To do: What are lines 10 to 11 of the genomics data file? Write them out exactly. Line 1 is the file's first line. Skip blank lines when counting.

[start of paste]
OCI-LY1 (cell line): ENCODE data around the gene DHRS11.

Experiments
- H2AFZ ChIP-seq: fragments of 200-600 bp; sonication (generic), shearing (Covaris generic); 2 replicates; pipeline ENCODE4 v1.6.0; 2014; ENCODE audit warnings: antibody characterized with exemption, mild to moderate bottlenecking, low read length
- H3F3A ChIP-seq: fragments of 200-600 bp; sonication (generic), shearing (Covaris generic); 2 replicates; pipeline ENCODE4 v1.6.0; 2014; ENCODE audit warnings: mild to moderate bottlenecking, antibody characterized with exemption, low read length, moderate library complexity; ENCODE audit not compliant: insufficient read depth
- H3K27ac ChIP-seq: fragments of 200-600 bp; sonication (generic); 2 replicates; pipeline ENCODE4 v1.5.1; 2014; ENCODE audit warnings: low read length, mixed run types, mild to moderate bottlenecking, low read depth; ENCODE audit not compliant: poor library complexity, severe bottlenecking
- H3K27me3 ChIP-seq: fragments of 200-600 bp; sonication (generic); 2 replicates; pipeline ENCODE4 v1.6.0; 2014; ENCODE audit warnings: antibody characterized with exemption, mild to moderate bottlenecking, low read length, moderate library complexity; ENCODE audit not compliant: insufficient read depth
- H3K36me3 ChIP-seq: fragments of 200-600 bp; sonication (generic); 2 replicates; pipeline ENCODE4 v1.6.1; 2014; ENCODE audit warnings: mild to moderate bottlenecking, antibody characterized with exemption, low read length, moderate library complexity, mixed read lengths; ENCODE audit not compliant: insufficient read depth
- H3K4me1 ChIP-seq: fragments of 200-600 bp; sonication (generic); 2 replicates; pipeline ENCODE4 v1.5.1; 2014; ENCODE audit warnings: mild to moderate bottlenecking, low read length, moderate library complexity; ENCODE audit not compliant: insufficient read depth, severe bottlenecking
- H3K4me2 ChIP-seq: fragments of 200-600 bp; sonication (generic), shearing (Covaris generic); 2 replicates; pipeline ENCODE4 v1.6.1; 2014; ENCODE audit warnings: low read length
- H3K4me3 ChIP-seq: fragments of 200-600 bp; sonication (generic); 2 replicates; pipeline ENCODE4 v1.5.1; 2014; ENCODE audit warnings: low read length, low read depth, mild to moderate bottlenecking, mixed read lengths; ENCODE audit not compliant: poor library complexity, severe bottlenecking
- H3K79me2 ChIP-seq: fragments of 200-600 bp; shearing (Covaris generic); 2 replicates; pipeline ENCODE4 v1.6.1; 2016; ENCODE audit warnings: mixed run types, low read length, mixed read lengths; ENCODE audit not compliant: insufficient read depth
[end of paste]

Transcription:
- H3K4me3 ChIP-seq: fragments of 200-600 bp; sonication (generic); 2 replicates; pipeline ENCODE4 v1.5.1; 2014; ENCODE audit warnings: low read length, low read depth, mild to moderate bottlenecking, mixed read lengths; ENCODE audit not compliant: poor library complexity, severe bottlenecking
- H3K79me2 ChIP-seq: fragments of 200-600 bp; shearing (Covaris generic); 2 replicates; pipeline ENCODE4 v1.6.1; 2016; ENCODE audit warnings: mixed run types, low read length, mixed read lengths; ENCODE audit not compliant: insufficient read depth